patient.I We prefer to give diazepam as an undiluted solution intravenously at a rate of 2-5 mg. (0-5 ml.) every 30 seconds until ptosis or dysarthria develops. It should be stressed that after intravenous diazepam patients should be advised not to

likely

drive for the rest of that be impaired.

day,

as

their

judgment is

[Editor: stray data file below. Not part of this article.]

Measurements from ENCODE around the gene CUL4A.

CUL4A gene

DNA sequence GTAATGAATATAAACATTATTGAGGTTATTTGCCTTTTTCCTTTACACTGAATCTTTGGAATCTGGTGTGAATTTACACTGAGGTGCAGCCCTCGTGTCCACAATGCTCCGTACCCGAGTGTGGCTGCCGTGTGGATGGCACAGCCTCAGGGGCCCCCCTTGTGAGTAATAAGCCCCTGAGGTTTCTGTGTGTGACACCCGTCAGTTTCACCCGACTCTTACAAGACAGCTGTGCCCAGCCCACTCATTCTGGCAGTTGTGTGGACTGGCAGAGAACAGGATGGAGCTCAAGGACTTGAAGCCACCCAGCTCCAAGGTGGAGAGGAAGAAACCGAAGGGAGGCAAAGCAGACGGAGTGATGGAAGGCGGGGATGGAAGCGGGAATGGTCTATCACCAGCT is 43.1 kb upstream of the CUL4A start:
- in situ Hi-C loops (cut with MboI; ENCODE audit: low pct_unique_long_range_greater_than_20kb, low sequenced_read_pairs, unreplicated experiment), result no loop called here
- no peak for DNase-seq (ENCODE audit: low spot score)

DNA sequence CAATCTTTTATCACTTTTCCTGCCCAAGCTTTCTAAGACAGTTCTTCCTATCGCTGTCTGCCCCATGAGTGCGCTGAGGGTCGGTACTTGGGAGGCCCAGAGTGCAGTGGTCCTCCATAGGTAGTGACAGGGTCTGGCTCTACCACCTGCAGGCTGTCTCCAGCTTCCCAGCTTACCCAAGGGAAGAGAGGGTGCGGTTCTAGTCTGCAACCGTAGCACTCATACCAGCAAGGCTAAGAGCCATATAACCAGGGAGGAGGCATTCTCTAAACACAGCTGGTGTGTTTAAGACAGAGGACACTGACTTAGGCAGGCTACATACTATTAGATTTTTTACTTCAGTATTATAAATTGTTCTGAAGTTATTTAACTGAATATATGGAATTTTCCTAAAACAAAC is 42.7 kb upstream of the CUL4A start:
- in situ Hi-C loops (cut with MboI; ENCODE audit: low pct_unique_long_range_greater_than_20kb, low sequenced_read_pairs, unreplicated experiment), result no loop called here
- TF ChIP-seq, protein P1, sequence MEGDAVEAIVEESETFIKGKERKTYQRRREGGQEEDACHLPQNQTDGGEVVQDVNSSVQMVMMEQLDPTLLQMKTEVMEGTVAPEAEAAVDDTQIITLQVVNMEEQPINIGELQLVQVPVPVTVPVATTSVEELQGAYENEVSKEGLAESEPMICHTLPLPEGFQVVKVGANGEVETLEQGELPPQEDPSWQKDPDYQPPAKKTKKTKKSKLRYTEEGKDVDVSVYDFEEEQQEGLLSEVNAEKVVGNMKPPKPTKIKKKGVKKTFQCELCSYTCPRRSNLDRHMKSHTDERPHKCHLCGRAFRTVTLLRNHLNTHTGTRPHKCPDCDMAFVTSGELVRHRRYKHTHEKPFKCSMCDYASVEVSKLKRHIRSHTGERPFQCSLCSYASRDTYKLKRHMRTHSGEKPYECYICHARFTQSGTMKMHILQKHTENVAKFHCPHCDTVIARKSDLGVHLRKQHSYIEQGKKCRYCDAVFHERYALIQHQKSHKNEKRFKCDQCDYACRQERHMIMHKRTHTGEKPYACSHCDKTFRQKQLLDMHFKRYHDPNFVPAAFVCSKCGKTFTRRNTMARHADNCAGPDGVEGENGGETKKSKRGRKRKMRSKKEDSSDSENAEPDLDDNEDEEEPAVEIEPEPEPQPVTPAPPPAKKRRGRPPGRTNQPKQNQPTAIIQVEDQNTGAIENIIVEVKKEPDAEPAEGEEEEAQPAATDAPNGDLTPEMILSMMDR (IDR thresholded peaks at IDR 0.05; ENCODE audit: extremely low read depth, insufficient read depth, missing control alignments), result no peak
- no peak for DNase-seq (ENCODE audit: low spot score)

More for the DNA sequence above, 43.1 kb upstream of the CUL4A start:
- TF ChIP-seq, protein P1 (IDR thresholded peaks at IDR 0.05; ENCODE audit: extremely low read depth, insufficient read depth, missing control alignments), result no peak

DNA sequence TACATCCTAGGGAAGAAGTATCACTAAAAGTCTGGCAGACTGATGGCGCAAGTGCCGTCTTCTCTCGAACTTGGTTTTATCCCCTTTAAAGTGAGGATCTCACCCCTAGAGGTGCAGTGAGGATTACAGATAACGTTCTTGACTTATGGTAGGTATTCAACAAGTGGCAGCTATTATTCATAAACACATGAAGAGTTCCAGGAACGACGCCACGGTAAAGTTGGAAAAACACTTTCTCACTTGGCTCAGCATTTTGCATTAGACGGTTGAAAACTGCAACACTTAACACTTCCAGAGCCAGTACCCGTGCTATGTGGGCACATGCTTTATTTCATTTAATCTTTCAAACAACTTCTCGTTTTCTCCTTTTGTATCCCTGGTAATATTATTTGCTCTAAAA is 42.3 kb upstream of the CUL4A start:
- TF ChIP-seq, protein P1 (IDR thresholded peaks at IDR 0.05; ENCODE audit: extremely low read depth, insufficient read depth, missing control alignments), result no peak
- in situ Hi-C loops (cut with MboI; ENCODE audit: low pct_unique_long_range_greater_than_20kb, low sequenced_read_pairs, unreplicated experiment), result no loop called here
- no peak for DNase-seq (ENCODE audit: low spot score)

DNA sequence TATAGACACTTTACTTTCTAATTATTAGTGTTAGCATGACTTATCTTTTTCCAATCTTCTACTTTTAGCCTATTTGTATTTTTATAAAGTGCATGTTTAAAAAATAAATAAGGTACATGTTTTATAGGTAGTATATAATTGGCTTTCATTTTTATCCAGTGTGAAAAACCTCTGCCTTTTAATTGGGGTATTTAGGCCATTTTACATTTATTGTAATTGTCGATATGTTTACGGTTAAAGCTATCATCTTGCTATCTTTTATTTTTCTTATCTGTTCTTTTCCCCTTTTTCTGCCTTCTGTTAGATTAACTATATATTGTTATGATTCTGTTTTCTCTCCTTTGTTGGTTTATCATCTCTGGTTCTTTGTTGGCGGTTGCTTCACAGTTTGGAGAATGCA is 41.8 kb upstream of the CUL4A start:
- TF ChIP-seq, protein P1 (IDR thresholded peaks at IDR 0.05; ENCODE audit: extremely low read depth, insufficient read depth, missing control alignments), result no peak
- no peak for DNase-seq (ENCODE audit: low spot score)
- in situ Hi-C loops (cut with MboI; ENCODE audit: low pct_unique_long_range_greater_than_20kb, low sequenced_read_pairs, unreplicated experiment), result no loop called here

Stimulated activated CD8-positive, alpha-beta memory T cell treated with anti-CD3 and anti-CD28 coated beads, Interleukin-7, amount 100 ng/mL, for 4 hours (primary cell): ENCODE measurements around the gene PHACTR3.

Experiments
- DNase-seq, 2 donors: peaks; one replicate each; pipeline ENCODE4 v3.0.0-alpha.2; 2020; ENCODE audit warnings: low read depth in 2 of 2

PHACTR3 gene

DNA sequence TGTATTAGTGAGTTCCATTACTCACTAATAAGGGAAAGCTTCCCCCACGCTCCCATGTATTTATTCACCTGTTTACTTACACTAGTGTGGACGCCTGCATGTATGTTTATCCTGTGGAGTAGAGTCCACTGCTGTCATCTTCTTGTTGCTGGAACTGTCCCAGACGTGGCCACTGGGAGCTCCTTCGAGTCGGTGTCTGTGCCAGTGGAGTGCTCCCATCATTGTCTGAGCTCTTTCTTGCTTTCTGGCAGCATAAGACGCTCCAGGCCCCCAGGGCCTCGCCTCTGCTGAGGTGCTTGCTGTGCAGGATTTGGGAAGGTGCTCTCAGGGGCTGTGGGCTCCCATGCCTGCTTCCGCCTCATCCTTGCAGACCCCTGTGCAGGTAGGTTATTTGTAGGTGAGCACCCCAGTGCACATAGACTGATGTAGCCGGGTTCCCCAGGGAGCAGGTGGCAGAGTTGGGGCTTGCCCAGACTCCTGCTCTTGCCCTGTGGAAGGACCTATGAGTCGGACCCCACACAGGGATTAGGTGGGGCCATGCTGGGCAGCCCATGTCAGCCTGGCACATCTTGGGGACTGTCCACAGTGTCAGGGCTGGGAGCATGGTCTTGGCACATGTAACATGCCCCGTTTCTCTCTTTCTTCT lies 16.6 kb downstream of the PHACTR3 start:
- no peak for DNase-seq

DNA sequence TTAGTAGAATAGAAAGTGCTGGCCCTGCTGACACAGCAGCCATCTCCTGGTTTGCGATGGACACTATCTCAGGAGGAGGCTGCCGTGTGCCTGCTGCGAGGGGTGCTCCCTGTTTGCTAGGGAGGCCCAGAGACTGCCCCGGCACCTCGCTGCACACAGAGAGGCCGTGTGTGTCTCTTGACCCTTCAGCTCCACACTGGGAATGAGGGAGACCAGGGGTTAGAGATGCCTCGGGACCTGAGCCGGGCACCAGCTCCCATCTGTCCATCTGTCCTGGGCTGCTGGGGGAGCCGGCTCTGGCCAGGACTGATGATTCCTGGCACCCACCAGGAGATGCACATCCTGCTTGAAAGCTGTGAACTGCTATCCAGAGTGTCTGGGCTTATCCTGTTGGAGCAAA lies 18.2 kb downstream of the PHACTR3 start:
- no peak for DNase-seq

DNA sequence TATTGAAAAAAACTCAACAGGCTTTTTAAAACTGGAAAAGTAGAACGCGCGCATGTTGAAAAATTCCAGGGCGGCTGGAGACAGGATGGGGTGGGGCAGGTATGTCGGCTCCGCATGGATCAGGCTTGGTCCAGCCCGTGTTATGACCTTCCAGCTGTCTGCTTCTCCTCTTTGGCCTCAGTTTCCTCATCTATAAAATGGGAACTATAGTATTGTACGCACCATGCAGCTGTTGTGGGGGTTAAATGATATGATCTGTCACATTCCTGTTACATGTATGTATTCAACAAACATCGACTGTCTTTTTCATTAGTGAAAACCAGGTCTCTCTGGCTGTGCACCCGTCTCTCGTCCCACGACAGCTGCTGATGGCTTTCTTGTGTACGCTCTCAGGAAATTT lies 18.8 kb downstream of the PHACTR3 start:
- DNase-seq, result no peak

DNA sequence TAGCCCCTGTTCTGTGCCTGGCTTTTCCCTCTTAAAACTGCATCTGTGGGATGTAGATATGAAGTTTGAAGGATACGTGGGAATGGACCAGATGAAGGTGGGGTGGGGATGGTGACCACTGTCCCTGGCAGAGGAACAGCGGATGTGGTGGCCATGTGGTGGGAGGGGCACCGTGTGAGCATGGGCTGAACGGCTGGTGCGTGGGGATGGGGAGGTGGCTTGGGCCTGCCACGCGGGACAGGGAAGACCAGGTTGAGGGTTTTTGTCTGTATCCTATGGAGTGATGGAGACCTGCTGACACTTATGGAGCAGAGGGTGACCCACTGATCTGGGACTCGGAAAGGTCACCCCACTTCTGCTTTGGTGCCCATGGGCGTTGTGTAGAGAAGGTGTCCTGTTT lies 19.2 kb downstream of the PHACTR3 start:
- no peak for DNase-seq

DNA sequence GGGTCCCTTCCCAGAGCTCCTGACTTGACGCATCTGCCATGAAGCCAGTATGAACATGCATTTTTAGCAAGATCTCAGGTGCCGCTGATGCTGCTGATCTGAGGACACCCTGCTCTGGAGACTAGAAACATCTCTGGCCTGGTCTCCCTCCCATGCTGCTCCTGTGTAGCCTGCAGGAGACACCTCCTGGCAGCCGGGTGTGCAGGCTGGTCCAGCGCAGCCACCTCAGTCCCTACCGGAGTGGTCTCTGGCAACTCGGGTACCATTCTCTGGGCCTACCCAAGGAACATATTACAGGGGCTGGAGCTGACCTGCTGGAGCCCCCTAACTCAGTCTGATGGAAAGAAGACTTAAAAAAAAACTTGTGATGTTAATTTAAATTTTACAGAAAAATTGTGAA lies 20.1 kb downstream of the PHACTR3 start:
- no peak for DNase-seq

to

In our own series,l patient acceptability was assessed by postal questionary in 50 patients, who were asked in addition to compare any experiences they may have had of fibre-optic duodenoscopy with barium meal and with gastric-function studies. Of 40 replies, only 1 patient found the examination painful, and he was the single patient who would not have been willing to have the examination repeated. Patients’ comparative impressions of duodenoscopy with a

other examinations

1. 2.